“I traversed 12 to 13 kilometres on foot, through the forests, to reach the villages which the Chakma tribe had inhabited. The path to reach the region was unmetalled and muddy. When I first arrived in a village called Tedangnala, I saw that the majority of the households had lack of access to basic necessities. The novel coronavirus may not affect the isolated communities in India, but hunger definitely will.” 

Sukan Chakma walking on the muddy path to reach the villages

CASA’s Programme Associate, Sukan Chakma reached out to the Chakma tribe in four villages of Assam in the midst of the COVID-19 lockdown to provide relief materials to the communities. At present, the tribal community is in dire straits due to the implications of the COVID-19 lockdown which was imposed on 25th March,2020. Their livelihoods have been jeopardised as their only source of income was earned by selling their agricultural produce. 

The traditional Chakma house is made of bamboo

“I gathered information regarding their living conditions through friends and social media by contacting my school seniors who had already visited the villages. Hailing from the Chakma community myself, I wanted to offer help but I couldn’t contact anybody from the village through phone hence I decided to visit the place and assess the situation from the ground.“ 

The Chakma tribe is a forest-dwelling community that is dispersed across the North-eastern states of Tripura, Mizoram, Assam and Arunachal Pradesh. The tribe has its historical origins in the Arakan territory (present day Myanmar) and are presently found in India, Bangladesh and Myanmar.

There are more than 550 families from the Chakma tribe that reside in the interior regions of Karbi Anglong and Hojai districts in Assam. They lack proper road connectivity and communication channels, and the closest market is located 10-15 kilometres away from their village. Due to the distance, they are deprived of basic healthcare facilities, schools, etc.

Sukan Chakma bringing dry ration to the community on a mule

Jhum cultivation field

The Chakma’s practice Jhum cultivation i.e. a method which includes cutting and burning of plants and trees in an area which is left to dry before the rainy season, and ploughed immediately after the shower. After cultivating in a particular piece of land, they shift to another patch, and the cycle continues. This method is said to improve the soil quality. The Chakma tribe’s only means of income is their agriculture, which has come to a complete halt due to the COVID-19 lockdown. Although the COVID-19 lockdown was relaxed for the forest-dwelling communities, the traders were still affected. This in turn affected the economy of the tribals as their produce could not be sold.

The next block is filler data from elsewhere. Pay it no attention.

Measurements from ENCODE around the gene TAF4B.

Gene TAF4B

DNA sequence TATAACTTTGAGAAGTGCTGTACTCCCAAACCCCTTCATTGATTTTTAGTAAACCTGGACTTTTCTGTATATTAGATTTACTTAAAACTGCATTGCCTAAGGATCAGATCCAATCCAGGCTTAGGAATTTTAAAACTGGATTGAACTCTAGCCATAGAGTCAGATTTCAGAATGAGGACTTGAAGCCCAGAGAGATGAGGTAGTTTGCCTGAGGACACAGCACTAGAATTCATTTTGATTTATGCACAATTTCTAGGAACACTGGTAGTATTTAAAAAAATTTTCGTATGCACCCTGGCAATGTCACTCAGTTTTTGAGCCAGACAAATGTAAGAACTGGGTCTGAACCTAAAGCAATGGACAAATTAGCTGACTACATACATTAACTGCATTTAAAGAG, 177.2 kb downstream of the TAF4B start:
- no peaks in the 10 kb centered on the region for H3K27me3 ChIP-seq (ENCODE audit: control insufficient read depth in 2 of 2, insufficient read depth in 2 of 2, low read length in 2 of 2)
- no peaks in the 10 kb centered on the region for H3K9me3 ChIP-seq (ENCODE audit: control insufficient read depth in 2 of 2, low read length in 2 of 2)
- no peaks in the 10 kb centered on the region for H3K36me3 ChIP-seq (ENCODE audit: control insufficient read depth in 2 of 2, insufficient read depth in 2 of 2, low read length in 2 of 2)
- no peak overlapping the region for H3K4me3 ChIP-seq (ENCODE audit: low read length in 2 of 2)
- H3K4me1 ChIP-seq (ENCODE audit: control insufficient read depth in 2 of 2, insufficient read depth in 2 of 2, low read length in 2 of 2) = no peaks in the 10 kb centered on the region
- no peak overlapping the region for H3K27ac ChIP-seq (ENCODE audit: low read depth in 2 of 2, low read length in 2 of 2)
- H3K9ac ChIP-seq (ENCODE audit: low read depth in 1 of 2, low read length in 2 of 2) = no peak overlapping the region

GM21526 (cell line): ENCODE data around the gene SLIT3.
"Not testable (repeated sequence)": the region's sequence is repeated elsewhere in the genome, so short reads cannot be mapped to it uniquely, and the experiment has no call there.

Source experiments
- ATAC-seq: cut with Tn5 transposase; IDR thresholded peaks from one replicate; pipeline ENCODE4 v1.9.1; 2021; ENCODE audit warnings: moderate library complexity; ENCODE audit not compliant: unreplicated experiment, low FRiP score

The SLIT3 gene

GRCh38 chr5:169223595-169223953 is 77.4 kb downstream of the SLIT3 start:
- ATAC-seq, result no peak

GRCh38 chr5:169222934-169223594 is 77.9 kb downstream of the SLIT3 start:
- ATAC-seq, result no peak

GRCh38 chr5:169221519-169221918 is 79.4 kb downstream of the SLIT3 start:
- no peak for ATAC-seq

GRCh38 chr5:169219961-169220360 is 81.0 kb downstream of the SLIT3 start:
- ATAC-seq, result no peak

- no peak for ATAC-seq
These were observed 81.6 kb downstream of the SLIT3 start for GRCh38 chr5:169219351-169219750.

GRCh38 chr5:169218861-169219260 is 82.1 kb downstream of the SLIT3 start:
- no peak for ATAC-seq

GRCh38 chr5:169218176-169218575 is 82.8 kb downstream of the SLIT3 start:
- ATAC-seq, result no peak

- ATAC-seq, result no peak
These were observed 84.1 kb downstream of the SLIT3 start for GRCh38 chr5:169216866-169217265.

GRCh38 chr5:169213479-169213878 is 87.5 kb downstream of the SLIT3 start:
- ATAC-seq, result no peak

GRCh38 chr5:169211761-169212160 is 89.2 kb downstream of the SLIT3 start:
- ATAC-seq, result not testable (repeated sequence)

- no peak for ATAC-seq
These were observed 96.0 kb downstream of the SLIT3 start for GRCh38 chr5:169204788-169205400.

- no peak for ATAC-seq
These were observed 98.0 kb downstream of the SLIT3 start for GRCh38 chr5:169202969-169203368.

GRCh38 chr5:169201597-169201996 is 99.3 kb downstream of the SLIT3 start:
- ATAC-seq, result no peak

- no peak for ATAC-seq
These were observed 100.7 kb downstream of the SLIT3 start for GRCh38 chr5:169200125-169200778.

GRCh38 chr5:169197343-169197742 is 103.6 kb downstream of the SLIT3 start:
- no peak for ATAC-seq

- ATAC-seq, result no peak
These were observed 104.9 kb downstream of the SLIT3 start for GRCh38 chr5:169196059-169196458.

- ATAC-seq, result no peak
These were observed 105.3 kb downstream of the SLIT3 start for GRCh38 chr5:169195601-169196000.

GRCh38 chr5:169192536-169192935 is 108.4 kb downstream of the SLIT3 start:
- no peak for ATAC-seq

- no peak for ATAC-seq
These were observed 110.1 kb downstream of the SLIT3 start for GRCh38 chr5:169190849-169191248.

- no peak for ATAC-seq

Majority of the people from this tribal community do not have documents like ration cards, voter IDs, and other such entitlements to avail government facilities. The nearest ration shop is one day away by foot, so the ones who even had ration cards choose not to avail the ration due to the distance.  

Dry ration distribution

“My husband is physically weak and is unable to work. Since the lock down, we do not have anything to eat because the markets have been closed and we haven’t been able to sell our Jhum products. I have four children and we all have been surviving by eating jungle potatoes only. We don’t even get that when it rains. Children cry out of hunger but what can we do?”, shared  Alomoti Chakma of Sushi Ranjan Chakma Basti in  Assam.

The country-wide lock down imposed to prevent the spread of the COVID-19 pandemic has gravely affected the lives of forest-dwelling communities. CASA reached out to 767 families of the tribe and provided dry ration that included rice, pulses, soyabean, mustard oil and salt. We also reached out to other tribes such as Karbi, Garo, Kachari as well as migrant communities and provided them with relief materials. “At first it was an individual approach to just reach out to one particular community but because of CASA, we were able to reach out to further more.” Sukan was stuck in the remote regions of Assam for about a month due to heavy rains but his sheer commitment to humanity paved the way to serve the isolated communities.




Story covered by Sukan Chakma, Programme Associate, CASA
Written by Pankhuri, Communications Associate, CASA